The WSB Newsfilm Collection at the University of Georgia’s Walter. J. Brown Media Archive & Peabody Awards Collection at the University of Georgia Libraries is a remarkable treasure of moving image history focusing on Atlanta, Georgia and the surrounding region. On September 29, 1948 WSB-TV became the first television station in the South. It is partnered with WSB radio, which began broadcasting in 1922. No other Atlanta area television stations saved their newsfilm, making this collection a unique historical resource. Additionally, WSB was the largest television station in the region and routinely was able to provide more reporters, taking more newsfilm than the other television stations based in Atlanta.
The collection contains over 5 million feet of newsfilm dating from 1949 to 1981. The collection covers the Civil Rights Movement, the legacy of Dr, Martin Luther King, Jr., the political careers of Jimmy Carter, Julian Bond, Andrew Young, Maynard Jackson, Herman Talmadge, Lester Maddox, Carl Sanders, George Wallace, Richard Russell, William Hartsfield, and many others. If it happened in Atlanta from the 1950s to 1981, it is most likely in this collection.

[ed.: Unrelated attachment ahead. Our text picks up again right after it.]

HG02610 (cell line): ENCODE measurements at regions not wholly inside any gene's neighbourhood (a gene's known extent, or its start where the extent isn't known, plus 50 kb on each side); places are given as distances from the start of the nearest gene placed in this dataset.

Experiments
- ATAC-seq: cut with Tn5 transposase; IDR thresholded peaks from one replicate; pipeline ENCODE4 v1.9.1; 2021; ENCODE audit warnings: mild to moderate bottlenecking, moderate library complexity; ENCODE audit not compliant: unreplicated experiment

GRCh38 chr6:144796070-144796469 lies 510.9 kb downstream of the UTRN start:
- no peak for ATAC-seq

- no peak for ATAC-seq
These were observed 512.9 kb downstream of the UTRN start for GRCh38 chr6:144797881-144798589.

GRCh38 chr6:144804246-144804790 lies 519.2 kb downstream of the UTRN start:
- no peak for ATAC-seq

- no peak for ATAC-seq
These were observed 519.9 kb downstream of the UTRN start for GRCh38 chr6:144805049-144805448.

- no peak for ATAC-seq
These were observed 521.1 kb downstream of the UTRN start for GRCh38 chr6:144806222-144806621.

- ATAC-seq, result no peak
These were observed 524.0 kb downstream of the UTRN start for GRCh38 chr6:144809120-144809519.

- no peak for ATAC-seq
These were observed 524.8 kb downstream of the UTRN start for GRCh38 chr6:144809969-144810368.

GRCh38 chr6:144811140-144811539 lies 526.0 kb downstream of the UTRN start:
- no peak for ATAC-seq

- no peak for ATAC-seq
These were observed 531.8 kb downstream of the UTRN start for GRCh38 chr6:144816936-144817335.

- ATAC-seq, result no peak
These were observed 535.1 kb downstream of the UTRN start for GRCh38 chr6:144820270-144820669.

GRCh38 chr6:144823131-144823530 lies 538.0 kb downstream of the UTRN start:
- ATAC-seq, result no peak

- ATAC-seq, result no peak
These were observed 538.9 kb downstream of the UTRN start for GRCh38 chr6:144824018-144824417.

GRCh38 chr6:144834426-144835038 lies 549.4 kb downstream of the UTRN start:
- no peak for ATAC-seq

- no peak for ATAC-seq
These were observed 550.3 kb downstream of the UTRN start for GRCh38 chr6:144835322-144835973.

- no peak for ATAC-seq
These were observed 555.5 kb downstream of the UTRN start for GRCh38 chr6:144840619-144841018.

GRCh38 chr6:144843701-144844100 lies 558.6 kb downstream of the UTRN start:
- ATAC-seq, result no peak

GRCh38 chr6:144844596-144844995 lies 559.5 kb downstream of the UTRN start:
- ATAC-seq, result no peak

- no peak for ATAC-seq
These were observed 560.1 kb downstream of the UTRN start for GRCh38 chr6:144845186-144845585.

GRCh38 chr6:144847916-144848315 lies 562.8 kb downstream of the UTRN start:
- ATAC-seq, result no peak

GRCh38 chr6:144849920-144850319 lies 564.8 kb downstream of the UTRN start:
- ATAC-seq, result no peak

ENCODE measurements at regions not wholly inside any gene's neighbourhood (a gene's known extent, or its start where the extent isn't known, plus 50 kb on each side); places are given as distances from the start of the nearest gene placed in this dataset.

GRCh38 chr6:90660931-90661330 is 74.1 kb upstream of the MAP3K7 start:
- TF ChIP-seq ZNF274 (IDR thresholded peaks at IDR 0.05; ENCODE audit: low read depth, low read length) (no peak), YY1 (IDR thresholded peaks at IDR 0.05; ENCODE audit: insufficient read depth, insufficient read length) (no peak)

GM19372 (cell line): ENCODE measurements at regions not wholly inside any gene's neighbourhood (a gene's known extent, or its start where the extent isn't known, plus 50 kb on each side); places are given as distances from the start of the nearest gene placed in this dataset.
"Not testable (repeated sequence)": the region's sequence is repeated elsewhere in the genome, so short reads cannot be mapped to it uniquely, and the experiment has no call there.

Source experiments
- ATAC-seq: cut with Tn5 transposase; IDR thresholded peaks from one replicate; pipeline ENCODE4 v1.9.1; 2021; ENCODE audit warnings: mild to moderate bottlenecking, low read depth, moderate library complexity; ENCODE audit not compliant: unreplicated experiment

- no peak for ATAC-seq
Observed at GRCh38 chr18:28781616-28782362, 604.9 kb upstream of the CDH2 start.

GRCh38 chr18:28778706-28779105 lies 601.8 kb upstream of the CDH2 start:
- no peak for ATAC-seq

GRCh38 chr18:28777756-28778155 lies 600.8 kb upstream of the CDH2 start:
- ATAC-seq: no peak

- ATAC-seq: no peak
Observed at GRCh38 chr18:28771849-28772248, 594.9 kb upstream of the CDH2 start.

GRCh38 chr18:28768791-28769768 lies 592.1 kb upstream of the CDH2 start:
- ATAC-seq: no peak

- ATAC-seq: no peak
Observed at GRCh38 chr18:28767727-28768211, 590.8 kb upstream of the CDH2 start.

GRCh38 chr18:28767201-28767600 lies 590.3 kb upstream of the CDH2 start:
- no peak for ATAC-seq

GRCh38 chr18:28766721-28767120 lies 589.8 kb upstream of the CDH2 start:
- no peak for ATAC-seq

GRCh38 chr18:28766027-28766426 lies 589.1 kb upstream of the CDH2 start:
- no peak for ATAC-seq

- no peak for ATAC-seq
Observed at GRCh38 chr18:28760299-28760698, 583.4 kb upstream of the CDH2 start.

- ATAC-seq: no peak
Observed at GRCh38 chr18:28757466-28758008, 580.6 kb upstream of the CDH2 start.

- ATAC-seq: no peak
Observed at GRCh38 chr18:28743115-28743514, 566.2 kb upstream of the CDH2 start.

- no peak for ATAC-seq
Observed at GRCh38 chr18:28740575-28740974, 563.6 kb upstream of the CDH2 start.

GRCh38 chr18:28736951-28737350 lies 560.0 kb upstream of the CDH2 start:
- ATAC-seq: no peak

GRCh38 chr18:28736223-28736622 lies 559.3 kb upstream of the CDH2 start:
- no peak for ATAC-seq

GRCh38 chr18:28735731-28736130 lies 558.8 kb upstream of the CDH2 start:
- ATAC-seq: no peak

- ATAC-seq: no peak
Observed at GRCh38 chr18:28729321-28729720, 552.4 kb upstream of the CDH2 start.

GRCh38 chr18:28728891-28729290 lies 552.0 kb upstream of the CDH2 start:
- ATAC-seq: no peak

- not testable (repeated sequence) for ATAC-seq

The richness of the collection lies in the fact that the footage is raw. It is not the televised newscast, but is the unedited and additional “B-roll” footage. Newsfilm is a sweet irony in the fast-paced world of television news, and was in use for approximately 30 years. Prior to television, news was captured on 35mm film and shown in movie theaters as newsreels. Newsfilm is 16mm film. It started out as black & white, then moved to color film. Using small portable cameras, it became the standard for recording events and was shown during news broadcasts to augment the story being read by the television anchor. Later, videotape became the medium of choice. It was more portable, did not require chemical processing, and was re-recordable, thereby making it more attractive in terms of getting a story out quickly.